Costa Mesa Sanitary District ratepayers' relatively luxurious one-trash-bin-holds-all system was nice while it lasted.
The longtime program that permitted all types of refuse to go into a single bin — no sorting required — faced the end of its run Tuesday with the district directors' unanimous approval of an organics recycling program. The new system could begin as soon as November.
The program, estimated to cost about $504,000 annually, will have residents separate their trash for organics, which include gardening clippings and food scraps. The materials will go in a special bin to be picked up the same day as the rest of the trash, though by a different truck.
The organic materials will eventually be converted to renewable natural gas at an under-construction anaerobic digestion facility in Perris.
District officials say the environmentally friendly program is needed to reduce landfill waste, and that by being at the forefront, the district is ensured a competitive rate.
"The important part by us getting in like this is we're actually going to save taxpayers some money," said Director Arlene Schafer.
The system will also prepare the district to meet anticipated state mandates, said district General Manager Scott Carroll.
District President James Ferryman said "in a perfect world," the district could continue its single-bin collection.
"But the world doesn't stay the same," he said. "The rules are changing. We are not going to be able to maintain that approach ... as far as we're concerned, this is the next best thing we can do."
The directors approved a six-year evergreen contract — meaning it is automatically renewed at the end of that period — with CR&R; Waste and Recycling Services. The Stanton-based company has had a long-standing contract with the district for recycling and solid waste services.
The district did not hold a competitive bidding process for the organics recycling because no other area agencies are providing a comparable service, Carroll said. According to district documents, the district is guaranteed the lowest anaerobic digestion fee in Orange County, and should CR&R; negotiate a lower rate elsewhere, Costa Mesa would get the cheaper fee.
How the program will affect customers' rates hasn't been determined, however. That matter probably won't be discussed and finalized until February 2015, Carroll said.
District officials have said a roughly $4-million reserve fund could pay for the program initially. The directors may also choose to implement small and gradual rate hikes to cover the costs.
An environmental review of the organics program, which began in November, found that it would have a negligible effect, not creating more wear and tear on city streets, for instance. As such, the program is exempt from further review under the California Environmental Quality Act, district officials said.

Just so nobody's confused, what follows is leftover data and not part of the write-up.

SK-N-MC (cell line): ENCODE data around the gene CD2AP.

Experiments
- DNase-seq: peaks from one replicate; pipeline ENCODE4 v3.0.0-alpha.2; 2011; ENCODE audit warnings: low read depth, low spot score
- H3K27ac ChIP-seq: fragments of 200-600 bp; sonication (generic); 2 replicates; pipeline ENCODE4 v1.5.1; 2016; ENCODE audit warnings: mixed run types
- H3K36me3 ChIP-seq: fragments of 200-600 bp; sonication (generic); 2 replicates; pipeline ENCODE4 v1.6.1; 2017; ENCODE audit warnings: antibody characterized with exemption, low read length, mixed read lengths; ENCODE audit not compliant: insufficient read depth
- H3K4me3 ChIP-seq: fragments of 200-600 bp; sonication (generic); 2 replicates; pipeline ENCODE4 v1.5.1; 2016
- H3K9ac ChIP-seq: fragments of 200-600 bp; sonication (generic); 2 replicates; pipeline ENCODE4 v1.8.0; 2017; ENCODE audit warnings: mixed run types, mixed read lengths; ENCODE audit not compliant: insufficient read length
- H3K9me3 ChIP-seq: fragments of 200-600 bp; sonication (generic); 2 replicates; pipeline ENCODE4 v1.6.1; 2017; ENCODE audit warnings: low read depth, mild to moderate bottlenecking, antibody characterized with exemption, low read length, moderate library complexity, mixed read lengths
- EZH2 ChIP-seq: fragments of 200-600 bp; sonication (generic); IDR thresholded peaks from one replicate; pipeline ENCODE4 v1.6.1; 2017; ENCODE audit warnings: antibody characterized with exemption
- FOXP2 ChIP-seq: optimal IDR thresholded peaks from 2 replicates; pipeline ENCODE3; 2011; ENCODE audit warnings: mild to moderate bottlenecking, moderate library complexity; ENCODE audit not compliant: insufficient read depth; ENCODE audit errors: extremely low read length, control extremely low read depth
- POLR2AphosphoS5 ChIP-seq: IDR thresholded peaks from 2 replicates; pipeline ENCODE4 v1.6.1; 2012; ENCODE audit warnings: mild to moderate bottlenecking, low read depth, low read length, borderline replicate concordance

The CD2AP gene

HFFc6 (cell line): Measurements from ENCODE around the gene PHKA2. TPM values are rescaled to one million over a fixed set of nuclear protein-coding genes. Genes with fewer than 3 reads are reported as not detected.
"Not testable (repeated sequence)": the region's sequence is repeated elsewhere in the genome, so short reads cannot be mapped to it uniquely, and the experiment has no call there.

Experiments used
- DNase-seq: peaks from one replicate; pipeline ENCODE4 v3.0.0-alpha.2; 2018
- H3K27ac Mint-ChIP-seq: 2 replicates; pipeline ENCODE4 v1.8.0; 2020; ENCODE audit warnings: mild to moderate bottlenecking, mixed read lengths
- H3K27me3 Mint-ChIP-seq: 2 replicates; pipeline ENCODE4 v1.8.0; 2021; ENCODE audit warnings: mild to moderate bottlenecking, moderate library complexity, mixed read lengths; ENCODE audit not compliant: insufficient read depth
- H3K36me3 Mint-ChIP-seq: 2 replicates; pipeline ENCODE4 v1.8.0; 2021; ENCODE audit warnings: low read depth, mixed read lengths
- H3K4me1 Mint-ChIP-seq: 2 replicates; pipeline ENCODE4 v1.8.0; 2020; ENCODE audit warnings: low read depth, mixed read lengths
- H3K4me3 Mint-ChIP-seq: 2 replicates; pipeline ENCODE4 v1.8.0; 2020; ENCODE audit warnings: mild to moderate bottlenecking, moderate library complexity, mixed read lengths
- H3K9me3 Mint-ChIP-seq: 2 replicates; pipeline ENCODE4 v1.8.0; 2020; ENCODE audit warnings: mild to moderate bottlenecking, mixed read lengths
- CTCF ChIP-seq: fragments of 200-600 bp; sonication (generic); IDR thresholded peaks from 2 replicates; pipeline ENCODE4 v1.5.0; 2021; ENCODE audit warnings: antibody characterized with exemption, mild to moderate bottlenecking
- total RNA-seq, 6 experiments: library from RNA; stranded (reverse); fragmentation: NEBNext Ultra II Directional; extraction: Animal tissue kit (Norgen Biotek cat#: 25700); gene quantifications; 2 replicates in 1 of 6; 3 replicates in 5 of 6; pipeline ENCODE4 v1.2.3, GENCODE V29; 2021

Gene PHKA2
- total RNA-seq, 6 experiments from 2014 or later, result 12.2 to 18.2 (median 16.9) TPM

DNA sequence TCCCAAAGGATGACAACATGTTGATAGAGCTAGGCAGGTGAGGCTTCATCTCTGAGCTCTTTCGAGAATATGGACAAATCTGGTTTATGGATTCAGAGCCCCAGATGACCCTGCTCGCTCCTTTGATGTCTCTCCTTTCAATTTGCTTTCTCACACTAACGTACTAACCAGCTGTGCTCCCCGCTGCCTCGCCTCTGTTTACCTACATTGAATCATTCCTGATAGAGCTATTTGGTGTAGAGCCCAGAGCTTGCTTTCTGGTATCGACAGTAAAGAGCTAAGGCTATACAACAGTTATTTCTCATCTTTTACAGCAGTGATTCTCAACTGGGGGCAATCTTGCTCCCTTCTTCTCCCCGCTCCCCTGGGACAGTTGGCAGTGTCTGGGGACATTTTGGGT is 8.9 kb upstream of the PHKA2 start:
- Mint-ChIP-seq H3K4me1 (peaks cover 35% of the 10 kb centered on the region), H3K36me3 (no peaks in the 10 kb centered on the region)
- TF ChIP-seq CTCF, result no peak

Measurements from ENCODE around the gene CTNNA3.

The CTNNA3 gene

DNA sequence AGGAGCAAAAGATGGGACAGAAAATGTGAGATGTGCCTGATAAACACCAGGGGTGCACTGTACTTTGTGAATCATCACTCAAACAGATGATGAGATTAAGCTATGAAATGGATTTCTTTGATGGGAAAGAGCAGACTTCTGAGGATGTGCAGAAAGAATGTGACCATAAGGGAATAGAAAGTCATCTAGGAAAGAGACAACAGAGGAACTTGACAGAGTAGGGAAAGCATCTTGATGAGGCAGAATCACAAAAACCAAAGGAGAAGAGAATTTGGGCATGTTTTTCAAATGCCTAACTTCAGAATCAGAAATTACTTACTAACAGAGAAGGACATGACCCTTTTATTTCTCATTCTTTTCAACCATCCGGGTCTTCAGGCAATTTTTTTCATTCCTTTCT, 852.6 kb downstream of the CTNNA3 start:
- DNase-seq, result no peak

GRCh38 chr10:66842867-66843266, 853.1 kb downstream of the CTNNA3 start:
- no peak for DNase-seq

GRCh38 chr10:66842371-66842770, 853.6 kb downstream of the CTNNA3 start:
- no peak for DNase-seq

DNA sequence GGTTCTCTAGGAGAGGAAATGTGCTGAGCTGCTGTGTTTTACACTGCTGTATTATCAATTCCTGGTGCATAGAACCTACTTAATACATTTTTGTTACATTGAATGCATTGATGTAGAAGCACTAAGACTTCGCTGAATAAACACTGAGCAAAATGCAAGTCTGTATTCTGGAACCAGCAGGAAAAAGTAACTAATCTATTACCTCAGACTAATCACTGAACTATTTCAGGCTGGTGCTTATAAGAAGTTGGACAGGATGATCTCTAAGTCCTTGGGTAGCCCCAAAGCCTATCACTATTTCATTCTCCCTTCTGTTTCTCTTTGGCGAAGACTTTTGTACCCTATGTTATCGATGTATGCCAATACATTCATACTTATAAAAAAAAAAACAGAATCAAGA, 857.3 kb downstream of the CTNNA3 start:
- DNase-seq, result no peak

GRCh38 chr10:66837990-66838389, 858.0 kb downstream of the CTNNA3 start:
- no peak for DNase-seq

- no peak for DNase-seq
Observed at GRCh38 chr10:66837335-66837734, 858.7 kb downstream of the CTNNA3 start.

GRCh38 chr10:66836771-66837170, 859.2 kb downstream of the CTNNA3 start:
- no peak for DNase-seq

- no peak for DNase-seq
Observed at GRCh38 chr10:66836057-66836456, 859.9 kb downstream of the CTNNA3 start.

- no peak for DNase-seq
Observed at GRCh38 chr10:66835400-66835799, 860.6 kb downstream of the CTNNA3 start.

Four town-hall meetings to spread the word about the organics program have taken place since November, Carroll said. About 200 total attended, with about half sharing their concerns, including odors, scavengers and parking conditions with the extra bins on the streets.
"That was so beneficial for all of us to hear what the community had to say," said Director Mike Scheafer.
Officials said storing the organic material in biodegradable bags could help with any odor problems. That type of bag is not easily available yet in Costa Mesa stores, Carroll noted, but can be found in Huntington Beach and Santa Ana.
Locks are available to deter scavenging, officials said. They also stressed reporting trash scavengers to the district's code enforcement team.
Some ratepayers may be able to receive an exemption from the organics recycling program, Carroll said, adding that those rulings will be made on a case-by-case basis. Certain multi-unit complexes, for instance, might make the argument that not enough organics can be gathered to justify participation.
Officials stressed that if people refuse to sort their trash, they will not face punitive measures.
"There are not going to be trash cops out there writing citations," Carroll said.
To make the sorting easier, though, the district will be providing small kitchen pails for easy disposal of food scraps.
Additional public notices, meetings and other measures will be taken to continue to alert people to the organics recycling program, Carroll said.
"Everything is on the table for getting the word out," he said.
The sanitary district provides residential trash collection services, predominantly for single-family homes, in all of Costa Mesa and portions of Newport Beach and unincorporated Orange County.